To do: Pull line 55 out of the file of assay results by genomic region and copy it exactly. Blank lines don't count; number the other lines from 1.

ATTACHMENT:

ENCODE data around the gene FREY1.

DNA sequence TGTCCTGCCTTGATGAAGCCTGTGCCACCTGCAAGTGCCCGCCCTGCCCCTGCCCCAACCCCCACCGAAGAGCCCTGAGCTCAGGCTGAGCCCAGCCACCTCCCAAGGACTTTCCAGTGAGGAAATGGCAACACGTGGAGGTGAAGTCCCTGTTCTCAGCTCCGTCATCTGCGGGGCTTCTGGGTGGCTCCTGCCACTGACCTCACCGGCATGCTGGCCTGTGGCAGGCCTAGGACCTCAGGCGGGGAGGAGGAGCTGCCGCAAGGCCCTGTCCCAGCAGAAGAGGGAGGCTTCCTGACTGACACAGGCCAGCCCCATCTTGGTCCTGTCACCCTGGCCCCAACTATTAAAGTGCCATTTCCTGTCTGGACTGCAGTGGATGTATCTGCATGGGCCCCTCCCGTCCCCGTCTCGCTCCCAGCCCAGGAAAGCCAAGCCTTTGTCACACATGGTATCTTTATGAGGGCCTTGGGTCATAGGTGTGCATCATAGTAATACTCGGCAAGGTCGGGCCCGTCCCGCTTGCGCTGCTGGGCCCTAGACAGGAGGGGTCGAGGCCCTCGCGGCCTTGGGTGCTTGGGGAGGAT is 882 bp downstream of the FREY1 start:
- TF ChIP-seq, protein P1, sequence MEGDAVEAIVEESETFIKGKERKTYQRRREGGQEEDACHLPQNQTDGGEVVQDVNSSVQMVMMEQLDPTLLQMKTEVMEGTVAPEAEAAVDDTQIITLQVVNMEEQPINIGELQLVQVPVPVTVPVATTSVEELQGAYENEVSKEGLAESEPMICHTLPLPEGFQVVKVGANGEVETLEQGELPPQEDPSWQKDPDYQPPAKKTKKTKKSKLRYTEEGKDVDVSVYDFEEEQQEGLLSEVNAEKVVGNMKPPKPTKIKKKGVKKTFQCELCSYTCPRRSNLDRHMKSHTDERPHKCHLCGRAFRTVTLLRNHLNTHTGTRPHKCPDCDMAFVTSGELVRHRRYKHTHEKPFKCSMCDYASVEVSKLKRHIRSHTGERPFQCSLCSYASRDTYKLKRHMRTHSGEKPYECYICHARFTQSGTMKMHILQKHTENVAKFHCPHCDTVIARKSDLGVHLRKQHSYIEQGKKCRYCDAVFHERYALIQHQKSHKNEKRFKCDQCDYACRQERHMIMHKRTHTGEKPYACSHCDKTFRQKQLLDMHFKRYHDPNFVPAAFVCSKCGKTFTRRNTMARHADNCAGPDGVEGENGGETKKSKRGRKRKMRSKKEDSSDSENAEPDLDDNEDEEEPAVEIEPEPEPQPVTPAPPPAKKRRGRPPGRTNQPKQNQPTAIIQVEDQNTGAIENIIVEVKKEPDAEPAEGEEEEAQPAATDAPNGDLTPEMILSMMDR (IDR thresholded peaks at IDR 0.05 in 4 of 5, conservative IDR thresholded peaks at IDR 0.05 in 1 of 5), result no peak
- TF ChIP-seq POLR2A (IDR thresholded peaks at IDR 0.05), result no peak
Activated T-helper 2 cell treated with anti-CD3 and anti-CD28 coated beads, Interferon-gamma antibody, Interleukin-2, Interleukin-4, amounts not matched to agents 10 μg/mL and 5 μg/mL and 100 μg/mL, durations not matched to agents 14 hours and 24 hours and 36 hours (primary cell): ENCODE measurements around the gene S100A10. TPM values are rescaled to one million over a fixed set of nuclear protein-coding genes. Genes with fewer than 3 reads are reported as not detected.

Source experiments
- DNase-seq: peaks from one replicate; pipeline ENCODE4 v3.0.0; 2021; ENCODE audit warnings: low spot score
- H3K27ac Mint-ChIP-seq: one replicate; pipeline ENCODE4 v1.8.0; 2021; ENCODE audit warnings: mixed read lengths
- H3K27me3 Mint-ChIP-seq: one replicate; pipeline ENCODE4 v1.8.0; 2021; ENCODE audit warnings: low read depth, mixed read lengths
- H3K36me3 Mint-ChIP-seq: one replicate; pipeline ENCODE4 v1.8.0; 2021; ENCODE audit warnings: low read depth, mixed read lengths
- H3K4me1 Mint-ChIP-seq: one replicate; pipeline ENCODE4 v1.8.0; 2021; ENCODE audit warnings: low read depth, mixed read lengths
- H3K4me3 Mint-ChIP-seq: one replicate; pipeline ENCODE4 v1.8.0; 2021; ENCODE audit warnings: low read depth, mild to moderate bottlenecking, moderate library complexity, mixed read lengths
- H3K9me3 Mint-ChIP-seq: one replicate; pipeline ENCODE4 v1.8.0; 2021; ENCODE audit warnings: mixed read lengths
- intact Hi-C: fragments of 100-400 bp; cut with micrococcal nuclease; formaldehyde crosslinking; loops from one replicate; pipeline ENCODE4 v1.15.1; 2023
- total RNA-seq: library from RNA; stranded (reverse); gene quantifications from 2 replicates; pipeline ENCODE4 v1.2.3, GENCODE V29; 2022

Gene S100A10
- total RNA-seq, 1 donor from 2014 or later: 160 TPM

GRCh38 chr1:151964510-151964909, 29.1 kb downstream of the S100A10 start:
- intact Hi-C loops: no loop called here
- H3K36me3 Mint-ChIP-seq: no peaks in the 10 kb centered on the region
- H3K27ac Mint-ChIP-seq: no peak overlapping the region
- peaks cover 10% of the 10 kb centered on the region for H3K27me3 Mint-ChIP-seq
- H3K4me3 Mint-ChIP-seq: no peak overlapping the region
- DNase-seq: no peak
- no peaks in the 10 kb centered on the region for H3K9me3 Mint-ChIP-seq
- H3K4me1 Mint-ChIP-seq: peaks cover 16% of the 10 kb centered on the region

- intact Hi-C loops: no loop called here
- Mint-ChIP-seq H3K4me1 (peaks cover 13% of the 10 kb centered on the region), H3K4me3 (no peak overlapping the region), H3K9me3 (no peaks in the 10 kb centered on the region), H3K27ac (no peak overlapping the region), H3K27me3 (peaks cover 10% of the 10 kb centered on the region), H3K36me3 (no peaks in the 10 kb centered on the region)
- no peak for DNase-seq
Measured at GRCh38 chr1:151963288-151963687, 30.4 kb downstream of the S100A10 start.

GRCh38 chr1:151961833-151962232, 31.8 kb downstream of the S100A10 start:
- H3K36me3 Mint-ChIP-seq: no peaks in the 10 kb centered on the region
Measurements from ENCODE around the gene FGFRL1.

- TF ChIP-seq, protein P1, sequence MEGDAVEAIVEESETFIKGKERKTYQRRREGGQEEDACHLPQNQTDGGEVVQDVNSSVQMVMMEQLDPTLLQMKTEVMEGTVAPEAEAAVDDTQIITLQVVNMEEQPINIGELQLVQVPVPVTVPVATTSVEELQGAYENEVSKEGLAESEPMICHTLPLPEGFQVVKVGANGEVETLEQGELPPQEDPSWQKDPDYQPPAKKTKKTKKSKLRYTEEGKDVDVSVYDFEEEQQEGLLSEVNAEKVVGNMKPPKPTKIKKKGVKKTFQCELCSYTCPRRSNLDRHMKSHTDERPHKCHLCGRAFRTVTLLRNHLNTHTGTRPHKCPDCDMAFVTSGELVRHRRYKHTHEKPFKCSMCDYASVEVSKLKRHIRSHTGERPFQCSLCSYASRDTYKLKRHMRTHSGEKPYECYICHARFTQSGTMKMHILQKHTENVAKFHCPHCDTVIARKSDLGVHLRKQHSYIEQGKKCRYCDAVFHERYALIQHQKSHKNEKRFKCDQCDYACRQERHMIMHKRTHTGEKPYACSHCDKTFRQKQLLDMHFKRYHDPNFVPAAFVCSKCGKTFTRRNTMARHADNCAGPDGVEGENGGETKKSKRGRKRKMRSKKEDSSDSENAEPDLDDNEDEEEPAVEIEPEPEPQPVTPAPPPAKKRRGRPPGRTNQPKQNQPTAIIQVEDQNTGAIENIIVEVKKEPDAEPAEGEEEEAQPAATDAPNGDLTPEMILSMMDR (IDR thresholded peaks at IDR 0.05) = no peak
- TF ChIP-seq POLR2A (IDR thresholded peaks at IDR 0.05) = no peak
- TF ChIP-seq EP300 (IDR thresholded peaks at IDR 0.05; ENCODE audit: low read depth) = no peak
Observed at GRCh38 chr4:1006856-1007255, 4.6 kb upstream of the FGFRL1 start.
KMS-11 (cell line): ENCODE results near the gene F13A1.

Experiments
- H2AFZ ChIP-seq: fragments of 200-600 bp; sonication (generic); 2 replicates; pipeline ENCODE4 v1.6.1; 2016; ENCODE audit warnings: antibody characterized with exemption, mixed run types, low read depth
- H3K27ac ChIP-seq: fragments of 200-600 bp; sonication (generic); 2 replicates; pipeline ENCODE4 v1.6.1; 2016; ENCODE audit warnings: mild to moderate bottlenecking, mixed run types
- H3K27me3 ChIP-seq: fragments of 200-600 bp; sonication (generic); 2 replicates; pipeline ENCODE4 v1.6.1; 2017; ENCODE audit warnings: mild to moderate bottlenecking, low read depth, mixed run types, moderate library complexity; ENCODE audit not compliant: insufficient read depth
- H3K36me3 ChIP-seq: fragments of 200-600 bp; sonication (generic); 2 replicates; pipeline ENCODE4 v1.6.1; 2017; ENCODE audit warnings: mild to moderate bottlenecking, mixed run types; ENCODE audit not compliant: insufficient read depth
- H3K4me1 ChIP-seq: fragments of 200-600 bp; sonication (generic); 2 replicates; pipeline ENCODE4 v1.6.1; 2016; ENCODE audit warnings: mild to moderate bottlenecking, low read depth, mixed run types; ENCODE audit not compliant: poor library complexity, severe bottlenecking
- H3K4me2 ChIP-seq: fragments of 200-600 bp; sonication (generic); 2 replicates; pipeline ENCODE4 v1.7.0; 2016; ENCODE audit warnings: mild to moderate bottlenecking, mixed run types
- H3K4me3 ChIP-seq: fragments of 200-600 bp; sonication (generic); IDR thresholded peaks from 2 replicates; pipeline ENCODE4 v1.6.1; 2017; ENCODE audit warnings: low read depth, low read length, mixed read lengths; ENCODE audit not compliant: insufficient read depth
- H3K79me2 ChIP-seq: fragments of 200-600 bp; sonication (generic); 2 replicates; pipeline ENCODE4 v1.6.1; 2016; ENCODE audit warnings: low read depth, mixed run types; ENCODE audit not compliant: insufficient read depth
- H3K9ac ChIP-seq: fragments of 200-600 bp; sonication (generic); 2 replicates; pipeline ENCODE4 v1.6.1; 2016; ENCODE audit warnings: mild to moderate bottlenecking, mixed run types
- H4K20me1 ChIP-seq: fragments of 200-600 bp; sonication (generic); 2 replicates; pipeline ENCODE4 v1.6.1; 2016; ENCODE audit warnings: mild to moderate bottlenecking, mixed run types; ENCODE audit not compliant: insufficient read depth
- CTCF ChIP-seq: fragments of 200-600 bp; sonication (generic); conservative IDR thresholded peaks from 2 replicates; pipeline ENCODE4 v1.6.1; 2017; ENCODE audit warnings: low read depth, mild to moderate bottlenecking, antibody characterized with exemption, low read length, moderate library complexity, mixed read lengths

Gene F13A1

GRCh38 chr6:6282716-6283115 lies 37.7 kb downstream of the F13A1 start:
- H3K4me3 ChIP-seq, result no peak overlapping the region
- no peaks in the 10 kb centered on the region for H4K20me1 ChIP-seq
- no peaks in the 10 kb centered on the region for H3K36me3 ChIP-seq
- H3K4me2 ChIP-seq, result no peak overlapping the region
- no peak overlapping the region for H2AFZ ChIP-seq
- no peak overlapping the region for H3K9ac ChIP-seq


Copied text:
- no peaks in the 10 kb centered on the region for H3K36me3 ChIP-seq